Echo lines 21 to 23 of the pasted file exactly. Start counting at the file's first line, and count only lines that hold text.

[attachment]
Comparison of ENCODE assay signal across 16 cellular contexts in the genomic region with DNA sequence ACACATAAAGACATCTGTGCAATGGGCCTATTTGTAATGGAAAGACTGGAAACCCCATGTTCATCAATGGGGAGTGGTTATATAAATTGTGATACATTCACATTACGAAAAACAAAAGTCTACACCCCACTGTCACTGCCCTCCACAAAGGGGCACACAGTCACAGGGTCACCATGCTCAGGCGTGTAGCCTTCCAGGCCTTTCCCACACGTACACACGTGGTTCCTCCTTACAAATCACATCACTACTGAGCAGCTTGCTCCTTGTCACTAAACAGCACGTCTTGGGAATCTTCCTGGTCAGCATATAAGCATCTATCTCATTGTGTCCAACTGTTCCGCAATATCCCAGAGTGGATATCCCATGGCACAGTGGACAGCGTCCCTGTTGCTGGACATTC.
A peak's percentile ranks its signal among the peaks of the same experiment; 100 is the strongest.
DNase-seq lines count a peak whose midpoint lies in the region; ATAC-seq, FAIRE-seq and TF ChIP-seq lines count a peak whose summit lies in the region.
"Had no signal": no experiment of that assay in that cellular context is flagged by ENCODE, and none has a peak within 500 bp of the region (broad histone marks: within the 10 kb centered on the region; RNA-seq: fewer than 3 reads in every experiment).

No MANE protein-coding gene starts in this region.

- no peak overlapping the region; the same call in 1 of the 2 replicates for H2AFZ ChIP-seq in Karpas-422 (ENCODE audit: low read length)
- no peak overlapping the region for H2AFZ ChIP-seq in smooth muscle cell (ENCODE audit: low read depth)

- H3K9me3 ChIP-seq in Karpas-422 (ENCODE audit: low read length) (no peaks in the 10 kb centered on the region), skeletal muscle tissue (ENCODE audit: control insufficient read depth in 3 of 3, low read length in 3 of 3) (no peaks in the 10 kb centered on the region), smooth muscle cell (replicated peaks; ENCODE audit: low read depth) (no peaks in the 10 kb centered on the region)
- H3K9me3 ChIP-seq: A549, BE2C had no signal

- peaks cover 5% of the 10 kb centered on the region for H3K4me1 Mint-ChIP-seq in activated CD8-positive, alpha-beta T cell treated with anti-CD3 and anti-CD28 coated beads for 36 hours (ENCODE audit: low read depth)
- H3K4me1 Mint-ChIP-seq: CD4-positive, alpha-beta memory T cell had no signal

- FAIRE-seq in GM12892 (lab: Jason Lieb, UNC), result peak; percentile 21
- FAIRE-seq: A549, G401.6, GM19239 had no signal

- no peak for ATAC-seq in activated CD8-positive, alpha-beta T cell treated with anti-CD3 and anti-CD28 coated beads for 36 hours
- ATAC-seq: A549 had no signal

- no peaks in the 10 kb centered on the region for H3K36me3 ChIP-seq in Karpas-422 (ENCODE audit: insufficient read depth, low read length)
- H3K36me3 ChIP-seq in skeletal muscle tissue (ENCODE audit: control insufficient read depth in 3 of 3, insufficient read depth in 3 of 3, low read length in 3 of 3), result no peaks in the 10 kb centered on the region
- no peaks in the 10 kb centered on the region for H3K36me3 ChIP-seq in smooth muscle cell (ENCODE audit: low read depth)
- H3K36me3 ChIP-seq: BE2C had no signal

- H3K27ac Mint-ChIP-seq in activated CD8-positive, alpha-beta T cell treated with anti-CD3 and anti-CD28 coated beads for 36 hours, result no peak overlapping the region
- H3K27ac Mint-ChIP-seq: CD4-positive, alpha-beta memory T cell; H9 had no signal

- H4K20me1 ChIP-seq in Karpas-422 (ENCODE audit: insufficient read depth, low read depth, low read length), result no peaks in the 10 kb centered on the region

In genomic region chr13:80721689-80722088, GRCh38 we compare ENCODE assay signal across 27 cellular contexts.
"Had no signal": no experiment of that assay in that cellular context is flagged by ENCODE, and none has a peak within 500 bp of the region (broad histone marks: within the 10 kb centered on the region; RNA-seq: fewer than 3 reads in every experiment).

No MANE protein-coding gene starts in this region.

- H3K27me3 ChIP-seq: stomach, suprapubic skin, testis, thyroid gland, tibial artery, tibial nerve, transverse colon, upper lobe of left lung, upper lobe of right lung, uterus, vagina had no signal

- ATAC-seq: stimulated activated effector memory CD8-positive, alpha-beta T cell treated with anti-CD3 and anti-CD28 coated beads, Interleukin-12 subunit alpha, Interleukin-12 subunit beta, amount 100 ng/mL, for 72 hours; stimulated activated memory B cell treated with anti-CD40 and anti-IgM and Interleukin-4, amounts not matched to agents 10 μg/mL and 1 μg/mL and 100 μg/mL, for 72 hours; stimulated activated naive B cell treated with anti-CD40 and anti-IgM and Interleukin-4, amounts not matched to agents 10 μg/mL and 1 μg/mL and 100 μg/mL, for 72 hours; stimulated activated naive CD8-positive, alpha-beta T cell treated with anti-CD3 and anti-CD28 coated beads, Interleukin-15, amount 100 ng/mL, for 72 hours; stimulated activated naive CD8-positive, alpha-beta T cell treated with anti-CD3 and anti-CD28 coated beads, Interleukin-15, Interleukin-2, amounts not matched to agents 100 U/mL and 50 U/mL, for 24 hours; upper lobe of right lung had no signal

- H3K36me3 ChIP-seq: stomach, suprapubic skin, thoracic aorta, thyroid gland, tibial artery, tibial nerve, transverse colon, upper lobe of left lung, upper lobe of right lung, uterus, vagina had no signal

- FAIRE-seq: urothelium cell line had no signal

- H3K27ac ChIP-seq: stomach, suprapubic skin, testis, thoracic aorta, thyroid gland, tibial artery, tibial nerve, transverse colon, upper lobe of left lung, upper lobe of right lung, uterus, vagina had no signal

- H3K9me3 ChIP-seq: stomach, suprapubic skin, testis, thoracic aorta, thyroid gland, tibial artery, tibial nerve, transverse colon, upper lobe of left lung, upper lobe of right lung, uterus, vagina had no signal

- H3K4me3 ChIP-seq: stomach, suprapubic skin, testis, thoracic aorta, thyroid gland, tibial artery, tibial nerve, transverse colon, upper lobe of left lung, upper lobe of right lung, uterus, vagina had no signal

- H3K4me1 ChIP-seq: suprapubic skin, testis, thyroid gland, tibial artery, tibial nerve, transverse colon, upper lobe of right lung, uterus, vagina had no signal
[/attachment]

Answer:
- H3K27ac Mint-ChIP-seq: CD4-positive, alpha-beta memory T cell; H9 had no signal

- H4K20me1 ChIP-seq in Karpas-422 (ENCODE audit: insufficient read depth, low read depth, low read length), result no peaks in the 10 kb centered on the region

In genomic region chr13:80721689-80722088, GRCh38 we compare ENCODE assay signal across 27 cellular contexts.